In Trauma, Culture, and Metaphor, John Wilson and Jacob Lindy explore the language of both individual and collective trauma in an era dominated by globalization and interconnectedness. Through lucid, careful discussion, this important book builds a bridge between the etymology of trauma-related terms commonly used in Western cultures and those of other cultures, such as the Burundi-Rwandan ihahamuka. It also provides the clinician with a framework for working with trauma survivors using a cross-cultural vocabulary—one often based in metaphor—to fully address the experienced trauma and to begin work on reconnection and self-reinvention.
1. Understanding Psychic Trauma and Metaphor in an Era of World Globalization 2. The Language of Trauma in Metaphors 3. Metaphor and Disturbed Internal Posttraumatic Psychic Structures 4. Trauma Recovery: Perils in the Journey from the Abyss of Trauma to Self-Integration 5. The Nurturing Guide 6. Trauma Specific Metaphors (TSM) and Mapping Clinical Pathways 7. Transforming Metaphors and Metaphoric Transformations of Trauma 8. New Configurations: Trauma Metaphors and Cognitive Behavioral Therapies (CBT) 9. Traumatic Stress Disorder Pedagogy: Teaching the Complexity of Posttraumatic Intrapsychic Processes, Trauma Metaphors, and Adaptive Mechanisms in Psychotherapy 10. Future Implications: Metaphors of Trauma and Where Do We Go From Here? References
"This book examines how psychic trauma is expressed through 'verbalized linguistic metaphors'. One central premise of this book is that traumatic experiences, in their totality, transcend direct communication. Instead, individuals express themselves through the use of unique metaphors that represent their experiences and characterize the process of recovery from posttraumatic stress symptoms. Wilson and Lindy combine their clinical expertise and theoretical knowledge to present an argument that has both historical and contemporary relevance. Summing Up: Recommended."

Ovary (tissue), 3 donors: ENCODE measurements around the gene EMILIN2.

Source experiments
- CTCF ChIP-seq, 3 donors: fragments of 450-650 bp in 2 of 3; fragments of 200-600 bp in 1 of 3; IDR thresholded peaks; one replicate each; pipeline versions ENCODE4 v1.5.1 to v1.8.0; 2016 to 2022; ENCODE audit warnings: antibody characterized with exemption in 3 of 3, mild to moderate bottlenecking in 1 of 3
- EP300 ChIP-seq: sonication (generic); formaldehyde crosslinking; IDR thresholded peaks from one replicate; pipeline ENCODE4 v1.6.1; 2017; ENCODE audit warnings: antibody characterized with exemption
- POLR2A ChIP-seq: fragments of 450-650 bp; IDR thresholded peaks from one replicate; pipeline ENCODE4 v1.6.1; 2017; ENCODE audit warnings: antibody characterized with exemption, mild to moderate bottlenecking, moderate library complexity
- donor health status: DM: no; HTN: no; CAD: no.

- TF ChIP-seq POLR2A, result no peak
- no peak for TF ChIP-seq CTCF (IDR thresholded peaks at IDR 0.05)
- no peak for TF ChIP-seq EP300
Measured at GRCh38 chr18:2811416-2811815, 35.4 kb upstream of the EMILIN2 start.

—A.N. Douglas, Mount Holyoke College, in CHOICE, June 2014
"Trauma, Culture, and Metaphor is a clinical jewel. In it, clinicians, policy makers, and public-health advocates can view the transformations of individuals and societies as they come to process and master trauma. To my knowledge, there isn’t a text like it; trainees and experienced professionals alike will benefit from the wisdom contained herein."
—Terence M. Keane, PhD, director of the behavioral science division of the National Center for PTSD
"At times of reductionism and mechanicism in psychology and psychiatry, Wilson and Lindy point out the importance of truly understanding a trauma survivor. They teach us how to listen to trauma stories in patient, empathic, passionate, knowledgeable, and culturally sensitive ways. Yet again, a great volume from this creative duo!"
—Boris Drožđek, MD, psychiatrist, Psychotrauma Centrum Zuid Nederland/Reinier van Arkel groep, Den Bosch, The Netherlands
"Wilson and Lindy's remarkably comprehensive and seminal work illuminates the complex and powerful role of trauma-specific metaphors as ‘portals of entry into the central impact of (psychic) trauma to self-processes’ at various points along the survivor's journey. Rich usage of clinical vignettes embedded in culture-specific context anchors real-world insight and application. A must read."
—Ray Scurfield, DSW, professor emeritus of social work at the University of Southern Mississippi
"Wilson and Lindy’s book Trauma, Culture, and Metaphor: Pathways of Transformation and Integration represents homage to trauma survivors’ healing journey back to reintegration. This book will be of particular interest to therapists and psychology faculty whose focus is on trauma recovery."
—Katharine Hahn Oh, PsycCRITIQUES
"I have often wondered if empathy can be taught; the authors have answered that for me with a resounding ‘yes!’ Trauma, Culture, and Metaphor is not a catalogue or system of techniques but a map for the development of compassion and, from that, true empathy, respect and even admiration for trauma survivors’ experiences. "
—Robert McMackin, EdD, codirector of Lemuel Shattuck Hospital Psychology Service, Boston